Ramez Younan, CEO of Orga Systems, explains how operators in the MEA region can tap the mobile money market.
Increasing customer demands on operator services has led to a shift in charging and billing of airtime in the MEA region. The latest entrant to the customer demand list is mobile money services.
Apart from the traditional services such as bill payments, mobile banking and top-ups, these mobile money services are venturing into the new areas of mobile credits and insurance. Ramez Younan, CEO of Orga Systems, says: "Mobile money services are gaining leadership in the MEA region.
"Though the demand for mobile money services continues to be exponential in Africa, in the Middle East, it is not so much developed as the banks' population is much higher here. But I think it's a matter of time that the Middle East will also catch up with this trend."
To this end, Orga Systems launched the Mobile Money System (MMS) at Mobile World Congress in February. "For the Middle East market, we are adding the Mobile Money suite that enables telecom operators and financial institutions to offer advanced mobile financial and payment services.
"As mobile phones represent a cost-effective solution mobile money transfer and payment services will bridge the gap for unbanked users to access financial services," Younan says. "These facts further underline the importance of real-time based mobile money solutions, and how operators can make huge revenue streams offering an alternative to the existing traditional payment systems.
"In today's mobile money services, there are limitations whereby you cannot do transactions, for example, beyond $100 or $200 depending on the country's regulator," says Younan. Apart from enabling operators to offer traditional services such as mobile payment, bill payment, airtime selling, cash-in and cash-out, money transfer, and prepaid top-ups, Orga's suite is stated to offer next generation mobile services providing the ability to do all these transactions, which integrates with the same platform that an operator is running.
"We are not only giving mobile money services to consumers as credits on their mobile phones, but also enable them to bridge with banks thus allowing customers to move money from mobile credit, not limiting to $100 or $200, to save the additional money into a bank or finanical institution," he adds.
Younan says that Orga is currently working with operators to provide the traditional mobile money services within the credit limit assigned by regulators.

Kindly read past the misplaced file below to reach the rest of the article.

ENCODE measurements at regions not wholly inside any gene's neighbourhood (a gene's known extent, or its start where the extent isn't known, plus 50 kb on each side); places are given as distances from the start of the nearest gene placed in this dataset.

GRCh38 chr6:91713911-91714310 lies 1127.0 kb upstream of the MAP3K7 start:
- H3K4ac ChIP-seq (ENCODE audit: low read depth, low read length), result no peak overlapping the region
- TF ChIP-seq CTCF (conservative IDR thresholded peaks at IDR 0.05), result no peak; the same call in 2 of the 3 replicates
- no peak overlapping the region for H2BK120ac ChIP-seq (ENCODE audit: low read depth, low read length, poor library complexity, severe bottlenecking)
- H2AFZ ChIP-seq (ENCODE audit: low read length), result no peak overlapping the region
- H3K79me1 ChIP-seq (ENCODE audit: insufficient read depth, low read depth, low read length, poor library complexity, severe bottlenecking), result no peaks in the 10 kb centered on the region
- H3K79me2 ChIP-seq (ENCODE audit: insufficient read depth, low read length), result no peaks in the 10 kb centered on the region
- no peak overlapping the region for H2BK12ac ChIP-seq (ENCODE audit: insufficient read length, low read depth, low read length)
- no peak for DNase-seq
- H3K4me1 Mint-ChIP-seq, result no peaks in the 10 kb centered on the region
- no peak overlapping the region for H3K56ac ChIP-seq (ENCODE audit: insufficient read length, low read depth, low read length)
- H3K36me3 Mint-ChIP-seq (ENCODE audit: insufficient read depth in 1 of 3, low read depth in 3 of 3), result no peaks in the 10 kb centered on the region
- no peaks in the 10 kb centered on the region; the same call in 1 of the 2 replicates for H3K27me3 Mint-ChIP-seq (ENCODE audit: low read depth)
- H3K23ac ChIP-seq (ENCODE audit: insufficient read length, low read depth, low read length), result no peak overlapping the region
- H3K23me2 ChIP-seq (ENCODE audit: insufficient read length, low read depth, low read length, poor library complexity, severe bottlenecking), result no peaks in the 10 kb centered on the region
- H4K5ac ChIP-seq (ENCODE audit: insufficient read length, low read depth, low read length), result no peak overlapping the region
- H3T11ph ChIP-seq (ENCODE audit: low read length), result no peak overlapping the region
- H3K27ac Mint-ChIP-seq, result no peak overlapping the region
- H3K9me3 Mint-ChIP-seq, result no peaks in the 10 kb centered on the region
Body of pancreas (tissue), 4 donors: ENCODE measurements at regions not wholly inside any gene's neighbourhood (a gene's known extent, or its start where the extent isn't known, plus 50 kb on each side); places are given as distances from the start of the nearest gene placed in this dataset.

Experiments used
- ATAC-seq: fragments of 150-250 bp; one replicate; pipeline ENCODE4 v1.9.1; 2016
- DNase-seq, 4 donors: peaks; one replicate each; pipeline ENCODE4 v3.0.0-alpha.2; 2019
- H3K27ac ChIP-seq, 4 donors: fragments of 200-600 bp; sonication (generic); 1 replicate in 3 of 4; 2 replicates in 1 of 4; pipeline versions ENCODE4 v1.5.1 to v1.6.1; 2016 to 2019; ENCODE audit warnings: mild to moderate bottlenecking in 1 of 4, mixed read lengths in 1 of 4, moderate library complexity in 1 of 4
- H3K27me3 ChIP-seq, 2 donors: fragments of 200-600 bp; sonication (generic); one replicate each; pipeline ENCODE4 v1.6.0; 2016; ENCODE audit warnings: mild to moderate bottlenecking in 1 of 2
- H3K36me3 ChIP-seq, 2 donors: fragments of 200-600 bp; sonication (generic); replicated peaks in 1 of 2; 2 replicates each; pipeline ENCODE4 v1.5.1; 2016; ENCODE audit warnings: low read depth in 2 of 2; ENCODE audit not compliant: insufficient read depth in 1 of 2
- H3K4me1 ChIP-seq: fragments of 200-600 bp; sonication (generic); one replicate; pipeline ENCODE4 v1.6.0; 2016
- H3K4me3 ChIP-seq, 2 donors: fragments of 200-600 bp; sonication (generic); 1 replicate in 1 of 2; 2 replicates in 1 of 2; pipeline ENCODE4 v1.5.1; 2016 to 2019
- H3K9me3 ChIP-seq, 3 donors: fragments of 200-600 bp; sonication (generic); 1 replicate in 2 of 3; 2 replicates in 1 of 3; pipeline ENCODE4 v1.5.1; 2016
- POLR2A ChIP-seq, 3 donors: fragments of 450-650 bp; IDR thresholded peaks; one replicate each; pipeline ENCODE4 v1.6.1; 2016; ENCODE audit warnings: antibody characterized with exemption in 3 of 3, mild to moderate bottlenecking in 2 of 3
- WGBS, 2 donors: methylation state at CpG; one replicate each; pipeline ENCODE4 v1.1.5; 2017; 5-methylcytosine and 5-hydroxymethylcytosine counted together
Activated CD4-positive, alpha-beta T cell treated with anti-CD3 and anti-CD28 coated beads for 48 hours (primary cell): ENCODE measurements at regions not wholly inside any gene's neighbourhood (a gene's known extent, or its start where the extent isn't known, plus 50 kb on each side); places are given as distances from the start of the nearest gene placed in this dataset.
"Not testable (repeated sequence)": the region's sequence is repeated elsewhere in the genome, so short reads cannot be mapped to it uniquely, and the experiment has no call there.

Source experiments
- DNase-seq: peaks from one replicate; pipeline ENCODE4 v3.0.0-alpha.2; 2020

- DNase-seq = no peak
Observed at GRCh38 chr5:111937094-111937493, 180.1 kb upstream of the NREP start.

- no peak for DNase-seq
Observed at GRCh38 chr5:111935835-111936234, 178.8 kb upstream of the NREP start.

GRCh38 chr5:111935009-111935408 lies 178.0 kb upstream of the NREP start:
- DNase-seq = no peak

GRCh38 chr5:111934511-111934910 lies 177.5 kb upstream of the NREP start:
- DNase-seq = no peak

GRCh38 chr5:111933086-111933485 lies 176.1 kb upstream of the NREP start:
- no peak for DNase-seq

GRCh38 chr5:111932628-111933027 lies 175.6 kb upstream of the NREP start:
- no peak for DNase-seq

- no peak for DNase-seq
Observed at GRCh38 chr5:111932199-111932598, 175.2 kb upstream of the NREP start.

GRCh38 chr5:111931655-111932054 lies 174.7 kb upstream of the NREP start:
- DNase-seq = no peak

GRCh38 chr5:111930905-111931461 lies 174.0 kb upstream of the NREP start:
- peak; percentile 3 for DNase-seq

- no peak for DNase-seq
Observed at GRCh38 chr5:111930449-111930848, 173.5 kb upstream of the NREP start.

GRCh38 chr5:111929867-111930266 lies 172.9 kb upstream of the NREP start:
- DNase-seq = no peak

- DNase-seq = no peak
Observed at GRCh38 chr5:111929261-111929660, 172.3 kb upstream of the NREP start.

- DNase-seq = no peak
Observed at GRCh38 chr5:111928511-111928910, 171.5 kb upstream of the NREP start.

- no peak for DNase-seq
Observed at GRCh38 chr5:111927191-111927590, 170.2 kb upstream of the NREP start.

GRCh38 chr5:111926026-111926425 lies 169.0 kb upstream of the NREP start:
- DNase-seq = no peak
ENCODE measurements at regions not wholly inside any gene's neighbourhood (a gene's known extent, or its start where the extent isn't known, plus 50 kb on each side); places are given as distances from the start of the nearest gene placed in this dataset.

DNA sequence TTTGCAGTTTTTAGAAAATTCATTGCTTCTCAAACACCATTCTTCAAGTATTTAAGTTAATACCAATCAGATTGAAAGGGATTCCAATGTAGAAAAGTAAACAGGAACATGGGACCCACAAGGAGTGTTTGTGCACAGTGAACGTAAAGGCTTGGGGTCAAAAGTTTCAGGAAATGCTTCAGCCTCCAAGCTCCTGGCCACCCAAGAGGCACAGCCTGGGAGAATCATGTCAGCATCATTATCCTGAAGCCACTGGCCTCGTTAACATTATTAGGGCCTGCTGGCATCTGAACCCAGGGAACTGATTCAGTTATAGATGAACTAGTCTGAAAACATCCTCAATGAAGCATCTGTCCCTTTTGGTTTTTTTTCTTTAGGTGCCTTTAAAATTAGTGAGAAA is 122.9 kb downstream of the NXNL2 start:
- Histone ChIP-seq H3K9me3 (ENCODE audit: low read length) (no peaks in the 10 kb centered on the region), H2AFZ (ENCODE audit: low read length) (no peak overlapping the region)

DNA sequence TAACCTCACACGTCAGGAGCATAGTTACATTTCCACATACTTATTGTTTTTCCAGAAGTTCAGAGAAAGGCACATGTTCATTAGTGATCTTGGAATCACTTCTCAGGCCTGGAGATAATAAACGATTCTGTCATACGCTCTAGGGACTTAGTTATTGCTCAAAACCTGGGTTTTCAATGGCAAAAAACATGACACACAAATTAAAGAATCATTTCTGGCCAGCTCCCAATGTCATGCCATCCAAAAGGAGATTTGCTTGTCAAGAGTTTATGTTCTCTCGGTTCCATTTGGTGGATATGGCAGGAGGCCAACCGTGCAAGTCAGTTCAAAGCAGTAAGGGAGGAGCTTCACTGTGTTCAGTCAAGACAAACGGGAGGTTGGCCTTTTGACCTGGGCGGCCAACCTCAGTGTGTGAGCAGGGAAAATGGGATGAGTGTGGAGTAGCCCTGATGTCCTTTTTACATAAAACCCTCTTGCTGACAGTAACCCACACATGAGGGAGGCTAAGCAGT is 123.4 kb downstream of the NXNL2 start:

"We are also working with financial service providers that enable us to open a bank account on an operator's customer's behalf and certify the movement of money from their mobile to a bank and vice versa. This facility allows customers to bring the money back as mobile credit, if need be.
"We are currently working towards bringing the ‘next generation of mobile money services' into the region. These services are expected to be launched during the second quarter of this year in Africa."
Starting in Africa, Orga plans to expand this service into the Caribbean and Asian continent. "In my opinion, the Middle East will react more to this solution rather than just the money transfer solution using mobiles. The minute you are able to bring the bank on to your mobile, that's the time when you are able to move faster in the Middle East region," he says.
As much as the necessity, the ability to move mPayment applications onto low-end mobiles in a simple way has attracted the masses to it in Africa. However, in the Middle East, the acceptance level of mobile money service is quite low. Younan attributes this to the lack of awareness. "Arguably, with the Gulf having one of the highest rates of expatriates, it will be attractive for foreign employees to be able to send money outside borders. It needs regulators on both sides to be able to facilitate it," he adds.
While operators are not provided with the financial services certification, the FIs have problems as to "who owns the customer".
Younan says that in MEA region, it is time now for the emergence of service
providers who sit between banks and mobile operators, which will keep the operator happy with increased ARPU and traffic, and the bank to have access to an unbanked population.
He adds that consumers are looking for the next step in mPayments such as how and where they can save money, and how they can get insurance using mobiles, which pushes the boundary outside the operators' traditional market. In some less developed areas, banks struggle to gain traction because many of the local people do not qualify to open an account.
"This leads to the emergence of new investors that can have financial service certification or licence, and those who can buy the service from operator and bank, and offer it directly to consumers," says Younan. "I think this model is probably the one that will last in the long term," Younan adds.
Furthermore, Younan is also keen to stress the overall benefits of mPayment services to operators. Mobile money offered as a value-added service helps operators reduce churn and increase ARPU. "We have about 200 million subscribers using parts of our mobile services such as prepaid top-up and airtime selling, and we see ARPU up 20% in both the cases.
"In my opinion, MEA has about 95% prepaid customers, and one of the main challenges for an operator is churn. If an operator can provide crucial services through the Mobile Money suite that can turn an unbanked person to a banked person through mobile, it will result in reduced churn and increased ARPU, thus leading to increased profitability. So, it's a higher margin at a non-linear higher ARPU," says Younan.